Trio wins physics Nobel for detecting gravity waves

Prize awarded quickly for LIGO masterminds


In this illustration, two black holes are colliding. Such an event produced the gravitational waves detected by LIGO.

SXS, the Simulating eXtreme Spacetimes (SXS) project

Subtle cosmic ripples kicked up by amazingly distant black holes have captured the public imagination. They also have grabbed the appreciation of a committee that evaluates Nobel Prize candidates. Today it announced the physics award would go to three Americans who laid the groundwork for the first direct detection of gravitational waves.

Rainer Weiss works at the Massachusetts Institute of Technology in Cambridge. Kip Thorne and Barry Barish work at the California Institute of Technology in Pasadena. Together, they will share the 9 million Swedish kronor (about $1.1 million) prize. Half will go to Weiss. Thorne and Barish will split the rest.

Researchers often wait decades before the Nobel committee recognizes their achievements. Not these three pioneers of LIGO. (That’s short for the Laser Interferometer Gravitational-Wave Observatory.) Not quite 20 months ago — on February 11, 2016 — LIGO announced the long-sought first detection of gravity waves. These particular ripples in spacetime had been generated by a pair of merging black holes.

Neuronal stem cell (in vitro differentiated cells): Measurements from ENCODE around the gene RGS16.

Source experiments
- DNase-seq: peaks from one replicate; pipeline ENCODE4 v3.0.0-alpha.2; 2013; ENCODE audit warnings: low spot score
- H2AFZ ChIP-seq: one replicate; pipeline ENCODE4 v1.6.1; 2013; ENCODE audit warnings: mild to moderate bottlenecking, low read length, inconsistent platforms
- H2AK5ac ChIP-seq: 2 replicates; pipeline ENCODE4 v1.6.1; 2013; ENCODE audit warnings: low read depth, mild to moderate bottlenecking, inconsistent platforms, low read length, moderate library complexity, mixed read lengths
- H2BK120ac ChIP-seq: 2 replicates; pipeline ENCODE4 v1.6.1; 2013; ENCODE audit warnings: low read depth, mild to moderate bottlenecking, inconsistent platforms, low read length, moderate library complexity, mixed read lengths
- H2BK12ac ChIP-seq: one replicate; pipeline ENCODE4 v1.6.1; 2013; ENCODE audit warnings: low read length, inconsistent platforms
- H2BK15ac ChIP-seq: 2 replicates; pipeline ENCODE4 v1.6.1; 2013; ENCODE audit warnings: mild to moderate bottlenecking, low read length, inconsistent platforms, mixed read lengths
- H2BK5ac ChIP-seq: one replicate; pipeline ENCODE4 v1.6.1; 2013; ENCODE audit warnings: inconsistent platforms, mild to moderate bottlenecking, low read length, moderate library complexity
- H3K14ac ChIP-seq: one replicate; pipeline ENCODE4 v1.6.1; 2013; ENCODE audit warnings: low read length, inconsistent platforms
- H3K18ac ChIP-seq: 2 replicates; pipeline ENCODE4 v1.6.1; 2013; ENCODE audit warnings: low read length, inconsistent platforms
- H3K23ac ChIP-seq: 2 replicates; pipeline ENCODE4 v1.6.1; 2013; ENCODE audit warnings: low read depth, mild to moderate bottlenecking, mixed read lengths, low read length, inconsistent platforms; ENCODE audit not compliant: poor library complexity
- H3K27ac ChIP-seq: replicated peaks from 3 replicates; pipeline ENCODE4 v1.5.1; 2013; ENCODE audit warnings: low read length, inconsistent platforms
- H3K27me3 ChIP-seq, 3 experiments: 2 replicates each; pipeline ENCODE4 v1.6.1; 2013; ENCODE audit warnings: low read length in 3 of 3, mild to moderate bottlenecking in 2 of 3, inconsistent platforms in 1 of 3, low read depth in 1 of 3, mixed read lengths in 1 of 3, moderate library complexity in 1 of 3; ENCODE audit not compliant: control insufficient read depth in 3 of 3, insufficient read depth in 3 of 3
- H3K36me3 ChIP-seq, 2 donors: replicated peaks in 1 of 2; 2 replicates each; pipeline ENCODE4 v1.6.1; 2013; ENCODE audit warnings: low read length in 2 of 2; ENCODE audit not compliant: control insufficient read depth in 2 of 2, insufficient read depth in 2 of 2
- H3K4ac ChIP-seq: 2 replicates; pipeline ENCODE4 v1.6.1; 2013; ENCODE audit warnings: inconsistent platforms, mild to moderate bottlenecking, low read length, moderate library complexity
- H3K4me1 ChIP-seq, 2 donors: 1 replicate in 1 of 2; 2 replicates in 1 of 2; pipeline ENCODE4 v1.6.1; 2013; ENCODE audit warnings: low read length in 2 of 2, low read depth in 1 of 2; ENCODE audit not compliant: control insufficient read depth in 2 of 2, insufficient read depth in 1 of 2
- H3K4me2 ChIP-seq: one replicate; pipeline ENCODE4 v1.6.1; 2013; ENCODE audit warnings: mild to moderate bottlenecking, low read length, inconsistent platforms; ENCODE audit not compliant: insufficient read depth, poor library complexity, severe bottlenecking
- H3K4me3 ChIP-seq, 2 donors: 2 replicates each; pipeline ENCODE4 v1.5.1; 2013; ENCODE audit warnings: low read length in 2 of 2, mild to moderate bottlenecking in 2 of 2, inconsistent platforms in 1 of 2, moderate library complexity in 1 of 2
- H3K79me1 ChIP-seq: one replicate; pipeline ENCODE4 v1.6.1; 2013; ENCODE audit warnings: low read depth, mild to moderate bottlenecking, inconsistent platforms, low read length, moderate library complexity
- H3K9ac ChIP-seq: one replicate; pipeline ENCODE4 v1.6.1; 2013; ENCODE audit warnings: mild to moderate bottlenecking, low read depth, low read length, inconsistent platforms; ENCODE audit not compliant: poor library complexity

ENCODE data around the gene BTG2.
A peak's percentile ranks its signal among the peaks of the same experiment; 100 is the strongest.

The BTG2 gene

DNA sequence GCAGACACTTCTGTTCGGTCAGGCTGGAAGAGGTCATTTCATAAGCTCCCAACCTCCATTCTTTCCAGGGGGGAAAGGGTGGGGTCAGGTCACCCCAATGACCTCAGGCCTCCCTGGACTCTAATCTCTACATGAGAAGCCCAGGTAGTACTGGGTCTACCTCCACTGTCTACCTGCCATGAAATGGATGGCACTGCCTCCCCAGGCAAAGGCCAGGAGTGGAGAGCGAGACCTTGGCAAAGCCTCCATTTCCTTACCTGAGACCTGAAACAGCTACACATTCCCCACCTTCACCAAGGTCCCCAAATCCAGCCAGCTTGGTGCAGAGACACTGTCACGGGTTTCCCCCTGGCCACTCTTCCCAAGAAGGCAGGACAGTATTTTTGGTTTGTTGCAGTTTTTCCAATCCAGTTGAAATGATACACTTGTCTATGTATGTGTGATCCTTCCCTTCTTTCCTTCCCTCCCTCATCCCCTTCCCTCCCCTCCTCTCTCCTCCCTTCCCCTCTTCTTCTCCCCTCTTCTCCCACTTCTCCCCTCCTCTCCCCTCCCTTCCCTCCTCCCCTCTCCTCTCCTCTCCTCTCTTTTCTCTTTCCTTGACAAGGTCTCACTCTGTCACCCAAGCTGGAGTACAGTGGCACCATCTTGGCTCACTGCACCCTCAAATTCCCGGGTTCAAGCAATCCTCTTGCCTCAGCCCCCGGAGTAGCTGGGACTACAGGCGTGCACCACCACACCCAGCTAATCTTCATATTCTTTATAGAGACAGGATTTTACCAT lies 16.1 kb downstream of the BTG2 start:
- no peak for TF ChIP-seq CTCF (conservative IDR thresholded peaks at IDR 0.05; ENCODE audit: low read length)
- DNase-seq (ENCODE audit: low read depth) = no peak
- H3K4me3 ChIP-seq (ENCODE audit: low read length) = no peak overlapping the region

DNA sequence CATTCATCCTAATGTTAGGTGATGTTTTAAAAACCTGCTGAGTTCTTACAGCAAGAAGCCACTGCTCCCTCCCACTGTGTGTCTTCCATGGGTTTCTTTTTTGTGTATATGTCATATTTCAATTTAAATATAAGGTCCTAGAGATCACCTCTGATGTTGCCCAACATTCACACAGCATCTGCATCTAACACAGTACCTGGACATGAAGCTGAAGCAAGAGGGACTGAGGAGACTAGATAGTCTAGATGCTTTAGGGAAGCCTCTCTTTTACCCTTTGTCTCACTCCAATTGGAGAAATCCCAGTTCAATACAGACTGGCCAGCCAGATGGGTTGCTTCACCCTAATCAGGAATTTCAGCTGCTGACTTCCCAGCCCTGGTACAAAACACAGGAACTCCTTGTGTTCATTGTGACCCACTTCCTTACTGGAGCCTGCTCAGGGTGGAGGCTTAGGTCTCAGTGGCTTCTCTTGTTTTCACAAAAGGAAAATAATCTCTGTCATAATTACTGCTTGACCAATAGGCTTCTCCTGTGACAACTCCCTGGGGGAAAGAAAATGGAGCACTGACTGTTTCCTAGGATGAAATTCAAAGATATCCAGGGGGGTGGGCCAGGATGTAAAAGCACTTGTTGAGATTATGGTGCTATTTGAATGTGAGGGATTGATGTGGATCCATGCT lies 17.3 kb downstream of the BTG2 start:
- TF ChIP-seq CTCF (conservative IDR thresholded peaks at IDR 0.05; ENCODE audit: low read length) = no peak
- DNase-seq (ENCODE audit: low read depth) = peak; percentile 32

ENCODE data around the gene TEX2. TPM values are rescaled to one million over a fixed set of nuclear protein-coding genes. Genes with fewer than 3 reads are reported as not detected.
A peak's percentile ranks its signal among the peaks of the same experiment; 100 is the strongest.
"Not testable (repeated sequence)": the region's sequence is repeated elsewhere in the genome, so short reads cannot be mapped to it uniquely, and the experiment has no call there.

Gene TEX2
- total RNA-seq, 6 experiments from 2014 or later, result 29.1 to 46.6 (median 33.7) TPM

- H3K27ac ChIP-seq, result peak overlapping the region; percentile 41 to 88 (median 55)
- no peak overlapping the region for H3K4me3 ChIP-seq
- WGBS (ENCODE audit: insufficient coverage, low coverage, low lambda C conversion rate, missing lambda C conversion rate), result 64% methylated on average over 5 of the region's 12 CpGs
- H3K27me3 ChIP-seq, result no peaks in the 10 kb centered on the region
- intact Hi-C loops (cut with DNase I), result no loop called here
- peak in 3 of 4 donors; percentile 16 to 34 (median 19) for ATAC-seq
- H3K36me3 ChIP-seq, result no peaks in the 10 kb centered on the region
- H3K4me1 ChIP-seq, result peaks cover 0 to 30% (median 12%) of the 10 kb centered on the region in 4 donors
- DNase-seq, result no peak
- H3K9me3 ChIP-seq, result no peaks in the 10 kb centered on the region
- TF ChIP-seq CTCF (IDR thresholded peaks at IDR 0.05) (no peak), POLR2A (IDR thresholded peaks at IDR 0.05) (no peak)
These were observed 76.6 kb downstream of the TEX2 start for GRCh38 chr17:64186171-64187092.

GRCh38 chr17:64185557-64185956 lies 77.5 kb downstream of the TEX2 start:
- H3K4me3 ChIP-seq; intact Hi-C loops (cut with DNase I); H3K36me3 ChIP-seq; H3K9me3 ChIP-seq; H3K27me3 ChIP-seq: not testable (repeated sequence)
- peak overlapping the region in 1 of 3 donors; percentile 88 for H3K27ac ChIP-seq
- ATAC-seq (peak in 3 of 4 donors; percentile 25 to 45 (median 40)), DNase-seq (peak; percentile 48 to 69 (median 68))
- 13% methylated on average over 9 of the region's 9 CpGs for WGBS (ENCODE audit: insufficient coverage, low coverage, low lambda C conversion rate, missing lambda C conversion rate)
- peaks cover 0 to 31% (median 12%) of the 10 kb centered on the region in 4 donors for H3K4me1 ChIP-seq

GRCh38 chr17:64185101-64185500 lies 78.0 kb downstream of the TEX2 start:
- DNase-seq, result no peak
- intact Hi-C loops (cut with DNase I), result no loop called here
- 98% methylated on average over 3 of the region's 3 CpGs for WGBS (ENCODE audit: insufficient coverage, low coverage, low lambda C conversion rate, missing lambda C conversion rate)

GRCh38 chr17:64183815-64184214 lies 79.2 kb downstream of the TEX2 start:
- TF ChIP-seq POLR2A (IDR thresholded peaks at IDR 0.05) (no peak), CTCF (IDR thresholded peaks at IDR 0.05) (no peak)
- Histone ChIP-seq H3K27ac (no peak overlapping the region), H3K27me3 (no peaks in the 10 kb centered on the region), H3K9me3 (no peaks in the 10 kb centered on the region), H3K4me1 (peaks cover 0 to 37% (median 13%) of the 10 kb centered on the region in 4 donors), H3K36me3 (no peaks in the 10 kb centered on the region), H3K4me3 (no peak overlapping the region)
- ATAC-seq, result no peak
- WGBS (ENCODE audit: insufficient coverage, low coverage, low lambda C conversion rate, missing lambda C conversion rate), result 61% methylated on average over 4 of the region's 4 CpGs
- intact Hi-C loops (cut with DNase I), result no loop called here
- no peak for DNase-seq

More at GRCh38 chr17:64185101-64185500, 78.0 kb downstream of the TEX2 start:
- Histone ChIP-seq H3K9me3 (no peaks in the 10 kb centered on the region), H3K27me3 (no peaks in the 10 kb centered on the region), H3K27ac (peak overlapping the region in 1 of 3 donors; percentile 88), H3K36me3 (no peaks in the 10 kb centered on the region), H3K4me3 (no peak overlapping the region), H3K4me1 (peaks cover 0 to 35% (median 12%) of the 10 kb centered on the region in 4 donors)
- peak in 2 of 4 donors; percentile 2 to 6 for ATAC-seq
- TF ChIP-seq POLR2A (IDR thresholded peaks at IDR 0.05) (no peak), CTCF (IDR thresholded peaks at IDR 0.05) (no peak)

<div class=”sns-scald-image-caption”>Three scientists — Rainer Weiss of MIT (left), and Kip Thorne (middle) and Barry Barish (right), both of Caltech — won the Nobel Prize in physics for their leadership roles in the LIGO experiment.</div><div class=”sns-scald-image-credit”>FROM LEFT: BRYCE VICKMARK; CALTECH; R. HAHN/WIKIMEDIA COMMONS</div>FROM LEFT: BRYCE VICKMARK; CALTECH; R. HAHN/WIKIMEDIA COMMONS

The observation was the result of intense efforts by legions of scientists. It came a century after Albert Einstein had predicted such waves should exist. The frenzy of excitement that the waves generated captured front-page headlines around the world. Their confirmation was so monumental that the guiding team of physicists were honored almost immediately with a Nobel.